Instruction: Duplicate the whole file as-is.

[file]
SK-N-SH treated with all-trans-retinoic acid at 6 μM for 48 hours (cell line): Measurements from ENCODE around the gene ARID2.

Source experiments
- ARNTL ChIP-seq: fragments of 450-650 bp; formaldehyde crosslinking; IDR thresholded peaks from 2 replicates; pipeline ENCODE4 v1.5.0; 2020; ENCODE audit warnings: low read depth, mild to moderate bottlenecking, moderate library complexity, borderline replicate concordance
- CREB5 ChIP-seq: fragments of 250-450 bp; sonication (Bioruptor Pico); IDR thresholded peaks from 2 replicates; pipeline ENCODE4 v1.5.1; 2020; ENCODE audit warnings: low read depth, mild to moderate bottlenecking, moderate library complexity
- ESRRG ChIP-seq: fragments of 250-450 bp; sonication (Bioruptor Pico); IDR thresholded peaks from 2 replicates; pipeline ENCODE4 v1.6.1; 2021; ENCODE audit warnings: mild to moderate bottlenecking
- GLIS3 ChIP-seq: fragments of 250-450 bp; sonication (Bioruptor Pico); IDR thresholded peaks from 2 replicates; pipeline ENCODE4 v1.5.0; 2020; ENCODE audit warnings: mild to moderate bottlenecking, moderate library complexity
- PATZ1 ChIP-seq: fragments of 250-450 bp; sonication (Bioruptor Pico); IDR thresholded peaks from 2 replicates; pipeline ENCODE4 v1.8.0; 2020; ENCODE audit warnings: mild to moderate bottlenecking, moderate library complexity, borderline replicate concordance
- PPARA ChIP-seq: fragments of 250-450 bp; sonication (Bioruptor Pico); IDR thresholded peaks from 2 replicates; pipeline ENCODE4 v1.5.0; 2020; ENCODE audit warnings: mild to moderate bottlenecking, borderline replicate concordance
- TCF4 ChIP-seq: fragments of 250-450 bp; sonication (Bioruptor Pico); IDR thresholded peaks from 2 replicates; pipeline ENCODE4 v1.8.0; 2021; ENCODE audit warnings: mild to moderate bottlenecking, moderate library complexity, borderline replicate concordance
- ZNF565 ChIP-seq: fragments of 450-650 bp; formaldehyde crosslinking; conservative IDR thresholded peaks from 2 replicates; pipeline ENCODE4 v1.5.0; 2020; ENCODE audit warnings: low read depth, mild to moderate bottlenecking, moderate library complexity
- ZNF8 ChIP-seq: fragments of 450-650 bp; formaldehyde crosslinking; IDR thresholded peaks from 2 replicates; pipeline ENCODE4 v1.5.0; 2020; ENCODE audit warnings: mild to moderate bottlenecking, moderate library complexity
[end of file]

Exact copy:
SK-N-SH treated with all-trans-retinoic acid at 6 μM for 48 hours (cell line): Measurements from ENCODE around the gene ARID2.

Source experiments
- ARNTL ChIP-seq: fragments of 450-650 bp; formaldehyde crosslinking; IDR thresholded peaks from 2 replicates; pipeline ENCODE4 v1.5.0; 2020; ENCODE audit warnings: low read depth, mild to moderate bottlenecking, moderate library complexity, borderline replicate concordance
- CREB5 ChIP-seq: fragments of 250-450 bp; sonication (Bioruptor Pico); IDR thresholded peaks from 2 replicates; pipeline ENCODE4 v1.5.1; 2020; ENCODE audit warnings: low read depth, mild to moderate bottlenecking, moderate library complexity
- ESRRG ChIP-seq: fragments of 250-450 bp; sonication (Bioruptor Pico); IDR thresholded peaks from 2 replicates; pipeline ENCODE4 v1.6.1; 2021; ENCODE audit warnings: mild to moderate bottlenecking
- GLIS3 ChIP-seq: fragments of 250-450 bp; sonication (Bioruptor Pico); IDR thresholded peaks from 2 replicates; pipeline ENCODE4 v1.5.0; 2020; ENCODE audit warnings: mild to moderate bottlenecking, moderate library complexity
- PATZ1 ChIP-seq: fragments of 250-450 bp; sonication (Bioruptor Pico); IDR thresholded peaks from 2 replicates; pipeline ENCODE4 v1.8.0; 2020; ENCODE audit warnings: mild to moderate bottlenecking, moderate library complexity, borderline replicate concordance
- PPARA ChIP-seq: fragments of 250-450 bp; sonication (Bioruptor Pico); IDR thresholded peaks from 2 replicates; pipeline ENCODE4 v1.5.0; 2020; ENCODE audit warnings: mild to moderate bottlenecking, borderline replicate concordance
- TCF4 ChIP-seq: fragments of 250-450 bp; sonication (Bioruptor Pico); IDR thresholded peaks from 2 replicates; pipeline ENCODE4 v1.8.0; 2021; ENCODE audit warnings: mild to moderate bottlenecking, moderate library complexity, borderline replicate concordance
- ZNF565 ChIP-seq: fragments of 450-650 bp; formaldehyde crosslinking; conservative IDR thresholded peaks from 2 replicates; pipeline ENCODE4 v1.5.0; 2020; ENCODE audit warnings: low read depth, mild to moderate bottlenecking, moderate library complexity
- ZNF8 ChIP-seq: fragments of 450-650 bp; formaldehyde crosslinking; IDR thresholded peaks from 2 replicates; pipeline ENCODE4 v1.5.0; 2020; ENCODE audit warnings: mild to moderate bottlenecking, moderate library complexity